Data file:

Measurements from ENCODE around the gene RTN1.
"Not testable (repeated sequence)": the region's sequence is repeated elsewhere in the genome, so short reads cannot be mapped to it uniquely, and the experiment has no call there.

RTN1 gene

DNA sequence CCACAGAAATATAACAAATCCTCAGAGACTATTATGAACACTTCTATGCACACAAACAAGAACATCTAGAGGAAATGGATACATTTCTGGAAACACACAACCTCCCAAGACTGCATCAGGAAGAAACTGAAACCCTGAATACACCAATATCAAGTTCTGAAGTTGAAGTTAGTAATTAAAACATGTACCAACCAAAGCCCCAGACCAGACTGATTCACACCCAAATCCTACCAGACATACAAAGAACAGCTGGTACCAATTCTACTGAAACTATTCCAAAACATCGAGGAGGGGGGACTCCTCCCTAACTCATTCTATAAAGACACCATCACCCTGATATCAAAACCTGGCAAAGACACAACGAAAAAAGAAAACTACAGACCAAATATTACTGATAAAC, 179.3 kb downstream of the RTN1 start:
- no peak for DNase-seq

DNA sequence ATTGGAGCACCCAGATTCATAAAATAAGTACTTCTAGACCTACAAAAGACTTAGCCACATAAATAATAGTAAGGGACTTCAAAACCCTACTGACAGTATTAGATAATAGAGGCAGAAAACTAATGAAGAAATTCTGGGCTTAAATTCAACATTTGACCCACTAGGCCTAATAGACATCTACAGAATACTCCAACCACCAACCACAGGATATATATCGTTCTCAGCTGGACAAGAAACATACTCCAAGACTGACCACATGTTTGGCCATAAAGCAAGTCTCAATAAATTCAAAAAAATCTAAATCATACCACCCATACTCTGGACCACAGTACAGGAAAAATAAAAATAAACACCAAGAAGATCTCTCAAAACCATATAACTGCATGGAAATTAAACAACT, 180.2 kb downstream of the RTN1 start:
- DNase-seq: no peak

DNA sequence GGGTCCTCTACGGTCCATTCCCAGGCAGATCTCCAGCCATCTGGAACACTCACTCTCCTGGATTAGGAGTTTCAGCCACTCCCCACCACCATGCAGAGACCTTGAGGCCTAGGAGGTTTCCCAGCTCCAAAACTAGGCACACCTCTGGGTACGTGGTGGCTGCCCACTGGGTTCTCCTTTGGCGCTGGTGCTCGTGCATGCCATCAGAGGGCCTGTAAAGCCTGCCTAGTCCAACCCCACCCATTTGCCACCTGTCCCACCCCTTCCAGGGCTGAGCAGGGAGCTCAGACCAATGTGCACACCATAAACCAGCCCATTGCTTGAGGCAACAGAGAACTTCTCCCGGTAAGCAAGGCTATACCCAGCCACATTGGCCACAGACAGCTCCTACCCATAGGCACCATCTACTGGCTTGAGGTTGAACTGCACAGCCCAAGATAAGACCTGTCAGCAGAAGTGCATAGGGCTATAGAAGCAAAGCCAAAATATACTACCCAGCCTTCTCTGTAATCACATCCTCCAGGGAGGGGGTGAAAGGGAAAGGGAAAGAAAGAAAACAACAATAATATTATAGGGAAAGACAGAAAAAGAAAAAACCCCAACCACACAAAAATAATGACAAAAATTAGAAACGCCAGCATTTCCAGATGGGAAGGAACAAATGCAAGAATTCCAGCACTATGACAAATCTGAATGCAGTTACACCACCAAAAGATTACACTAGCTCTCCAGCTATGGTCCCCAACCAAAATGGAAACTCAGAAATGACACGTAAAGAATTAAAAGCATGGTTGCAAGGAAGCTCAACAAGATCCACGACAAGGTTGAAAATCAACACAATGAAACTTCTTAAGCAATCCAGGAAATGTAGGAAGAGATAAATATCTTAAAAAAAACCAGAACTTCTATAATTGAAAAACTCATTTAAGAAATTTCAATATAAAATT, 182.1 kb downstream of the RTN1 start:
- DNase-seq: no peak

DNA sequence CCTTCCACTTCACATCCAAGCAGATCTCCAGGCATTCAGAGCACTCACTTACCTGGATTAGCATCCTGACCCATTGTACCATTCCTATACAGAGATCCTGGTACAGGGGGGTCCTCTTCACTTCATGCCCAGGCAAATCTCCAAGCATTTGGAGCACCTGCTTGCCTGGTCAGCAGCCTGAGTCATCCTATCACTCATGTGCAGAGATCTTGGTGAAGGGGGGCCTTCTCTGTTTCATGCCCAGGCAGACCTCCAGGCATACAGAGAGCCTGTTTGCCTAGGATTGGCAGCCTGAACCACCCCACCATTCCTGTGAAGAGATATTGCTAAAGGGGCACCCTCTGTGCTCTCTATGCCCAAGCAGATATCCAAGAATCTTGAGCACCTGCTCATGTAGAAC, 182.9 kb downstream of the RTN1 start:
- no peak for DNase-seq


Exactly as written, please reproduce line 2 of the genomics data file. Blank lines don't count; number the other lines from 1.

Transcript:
"Not testable (repeated sequence)": the region's sequence is repeated elsewhere in the genome, so short reads cannot be mapped to it uniquely, and the experiment has no call there.